Norway’s foreign policy

Well anchored in the UN, in NATO and in concert with our EU partners we will seek to add value to global efforts to promote peace and development. Norway can only thrive internationally through close cooperation and partnerships, Foreign Minister Jonas Gahr Støre said in his speech at London School of Economics today.

15/02/2006 :: On Norway’s relationship with the European Union, Gahr Støre pointed out that few EU member states have more extensive trade relations with the EU area than Norway. The agreement on the European Economic Area includes Norway into the internal market with equal rights and obligations. Norway supports the new member states with transition programmes. Norway is member of Schengen. There is also a close dialogue with the EU on foreign and security policy.

“The obvious question for many of our friends is then: why not become a member?” Gahr Støre said. This question has been put to Norwegians at two occasions, in 1972 and in 1994. With a narrow margin a majority voted against. No stable majority has been mobilized in favour of a third bid. This is the reality. Thus, the new Norwegian government, as the previous one, will not apply for EU membership.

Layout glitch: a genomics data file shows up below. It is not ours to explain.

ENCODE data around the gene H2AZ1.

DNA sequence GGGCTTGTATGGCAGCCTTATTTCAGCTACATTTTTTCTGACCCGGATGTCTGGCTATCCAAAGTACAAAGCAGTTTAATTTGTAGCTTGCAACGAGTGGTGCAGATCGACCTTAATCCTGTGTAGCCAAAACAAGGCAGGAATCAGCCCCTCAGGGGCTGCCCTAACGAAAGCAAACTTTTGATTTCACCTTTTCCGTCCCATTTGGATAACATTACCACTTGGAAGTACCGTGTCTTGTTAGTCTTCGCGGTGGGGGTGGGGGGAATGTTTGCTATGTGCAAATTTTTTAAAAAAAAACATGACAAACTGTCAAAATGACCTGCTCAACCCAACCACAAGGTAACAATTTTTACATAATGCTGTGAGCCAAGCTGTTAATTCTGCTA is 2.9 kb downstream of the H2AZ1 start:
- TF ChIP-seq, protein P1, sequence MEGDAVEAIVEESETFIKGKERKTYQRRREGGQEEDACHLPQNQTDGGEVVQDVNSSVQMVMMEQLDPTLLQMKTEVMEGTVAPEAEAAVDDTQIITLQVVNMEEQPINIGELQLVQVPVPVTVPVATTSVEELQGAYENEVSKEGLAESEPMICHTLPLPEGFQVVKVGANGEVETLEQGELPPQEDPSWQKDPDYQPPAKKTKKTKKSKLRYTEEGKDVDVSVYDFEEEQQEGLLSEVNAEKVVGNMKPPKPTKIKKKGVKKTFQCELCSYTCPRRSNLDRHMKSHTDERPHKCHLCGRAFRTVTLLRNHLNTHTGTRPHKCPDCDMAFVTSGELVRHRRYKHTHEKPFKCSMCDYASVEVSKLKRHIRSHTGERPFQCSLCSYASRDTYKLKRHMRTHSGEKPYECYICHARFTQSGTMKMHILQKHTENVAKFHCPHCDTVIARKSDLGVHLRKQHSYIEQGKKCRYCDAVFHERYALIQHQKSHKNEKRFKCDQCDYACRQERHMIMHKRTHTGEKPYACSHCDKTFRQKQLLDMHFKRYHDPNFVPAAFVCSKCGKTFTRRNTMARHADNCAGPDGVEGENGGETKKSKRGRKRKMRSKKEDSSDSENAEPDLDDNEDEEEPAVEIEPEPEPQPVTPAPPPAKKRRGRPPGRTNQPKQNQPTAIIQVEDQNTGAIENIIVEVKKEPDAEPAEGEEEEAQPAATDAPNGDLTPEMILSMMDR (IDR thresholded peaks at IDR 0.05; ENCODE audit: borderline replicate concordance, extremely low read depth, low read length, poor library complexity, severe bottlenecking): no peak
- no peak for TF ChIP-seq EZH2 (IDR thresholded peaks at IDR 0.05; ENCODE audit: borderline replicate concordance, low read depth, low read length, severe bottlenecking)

“Here and now we will do the outmost of our present European relationships”, he stated. Norway will structure its foreign policy with an anchor in the EEA agreement while seeking every opportunity to cooperate with the EU and EU members where that may be in mutual interest. And where interests may differ, Norway will do what it can to safeguard Norwegian interests, like all European states do.

Foreign Minister Gahr Støre also spoke of the need to combat international terrorism,  Norway’s support for the UN system, Norwegian efforts in Iraq and Afghanistan, conflict prevention and Norwegian policy in the High North.

To read the whole statement, click on the link to the right.

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